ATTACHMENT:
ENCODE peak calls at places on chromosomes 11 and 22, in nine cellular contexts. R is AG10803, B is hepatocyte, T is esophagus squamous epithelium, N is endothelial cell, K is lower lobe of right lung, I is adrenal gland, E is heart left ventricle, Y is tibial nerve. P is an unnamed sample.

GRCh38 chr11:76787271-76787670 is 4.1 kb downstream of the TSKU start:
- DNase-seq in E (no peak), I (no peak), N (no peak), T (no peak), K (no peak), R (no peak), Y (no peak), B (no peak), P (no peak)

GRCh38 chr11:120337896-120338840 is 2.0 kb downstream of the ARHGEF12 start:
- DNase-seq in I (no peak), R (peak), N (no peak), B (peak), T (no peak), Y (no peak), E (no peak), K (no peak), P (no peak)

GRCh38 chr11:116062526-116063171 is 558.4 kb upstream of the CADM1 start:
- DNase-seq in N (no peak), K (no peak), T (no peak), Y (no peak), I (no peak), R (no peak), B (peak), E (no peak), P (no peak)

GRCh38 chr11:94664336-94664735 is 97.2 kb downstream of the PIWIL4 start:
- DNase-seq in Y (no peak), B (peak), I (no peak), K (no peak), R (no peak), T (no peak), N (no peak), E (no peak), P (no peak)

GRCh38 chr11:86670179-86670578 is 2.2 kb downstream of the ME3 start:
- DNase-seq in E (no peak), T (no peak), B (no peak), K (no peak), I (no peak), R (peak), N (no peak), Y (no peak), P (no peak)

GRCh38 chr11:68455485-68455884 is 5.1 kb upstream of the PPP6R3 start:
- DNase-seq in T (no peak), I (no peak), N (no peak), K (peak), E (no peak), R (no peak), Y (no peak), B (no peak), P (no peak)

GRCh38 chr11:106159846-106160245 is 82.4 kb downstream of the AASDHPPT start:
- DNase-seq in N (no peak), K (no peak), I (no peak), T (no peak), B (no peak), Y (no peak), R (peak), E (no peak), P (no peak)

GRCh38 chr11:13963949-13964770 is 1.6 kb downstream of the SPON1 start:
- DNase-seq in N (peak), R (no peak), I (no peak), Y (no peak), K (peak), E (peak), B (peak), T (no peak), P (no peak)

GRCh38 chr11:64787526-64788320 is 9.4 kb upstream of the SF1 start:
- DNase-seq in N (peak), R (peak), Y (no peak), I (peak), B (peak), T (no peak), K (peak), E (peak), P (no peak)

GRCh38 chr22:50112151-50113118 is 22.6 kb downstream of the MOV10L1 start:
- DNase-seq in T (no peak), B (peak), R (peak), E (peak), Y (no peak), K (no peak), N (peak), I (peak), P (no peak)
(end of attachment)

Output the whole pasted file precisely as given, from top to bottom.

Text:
ENCODE peak calls at places on chromosomes 11 and 22, in nine cellular contexts. R is AG10803, B is hepatocyte, T is esophagus squamous epithelium, N is endothelial cell, K is lower lobe of right lung, I is adrenal gland, E is heart left ventricle, Y is tibial nerve. P is an unnamed sample.

GRCh38 chr11:76787271-76787670 is 4.1 kb downstream of the TSKU start:
- DNase-seq in E (no peak), I (no peak), N (no peak), T (no peak), K (no peak), R (no peak), Y (no peak), B (no peak), P (no peak)

GRCh38 chr11:120337896-120338840 is 2.0 kb downstream of the ARHGEF12 start:
- DNase-seq in I (no peak), R (peak), N (no peak), B (peak), T (no peak), Y (no peak), E (no peak), K (no peak), P (no peak)

GRCh38 chr11:116062526-116063171 is 558.4 kb upstream of the CADM1 start:
- DNase-seq in N (no peak), K (no peak), T (no peak), Y (no peak), I (no peak), R (no peak), B (peak), E (no peak), P (no peak)

GRCh38 chr11:94664336-94664735 is 97.2 kb downstream of the PIWIL4 start:
- DNase-seq in Y (no peak), B (peak), I (no peak), K (no peak), R (no peak), T (no peak), N (no peak), E (no peak), P (no peak)

GRCh38 chr11:86670179-86670578 is 2.2 kb downstream of the ME3 start:
- DNase-seq in E (no peak), T (no peak), B (no peak), K (no peak), I (no peak), R (peak), N (no peak), Y (no peak), P (no peak)

GRCh38 chr11:68455485-68455884 is 5.1 kb upstream of the PPP6R3 start:
- DNase-seq in T (no peak), I (no peak), N (no peak), K (peak), E (no peak), R (no peak), Y (no peak), B (no peak), P (no peak)

GRCh38 chr11:106159846-106160245 is 82.4 kb downstream of the AASDHPPT start:
- DNase-seq in N (no peak), K (no peak), I (no peak), T (no peak), B (no peak), Y (no peak), R (peak), E (no peak), P (no peak)

GRCh38 chr11:13963949-13964770 is 1.6 kb downstream of the SPON1 start:
- DNase-seq in N (peak), R (no peak), I (no peak), Y (no peak), K (peak), E (peak), B (peak), T (no peak), P (no peak)

GRCh38 chr11:64787526-64788320 is 9.4 kb upstream of the SF1 start:
- DNase-seq in N (peak), R (peak), Y (no peak), I (peak), B (peak), T (no peak), K (peak), E (peak), P (no peak)

GRCh38 chr22:50112151-50113118 is 22.6 kb downstream of the MOV10L1 start:
- DNase-seq in T (no peak), B (peak), R (peak), E (peak), Y (no peak), K (no peak), N (peak), I (peak), P (no peak)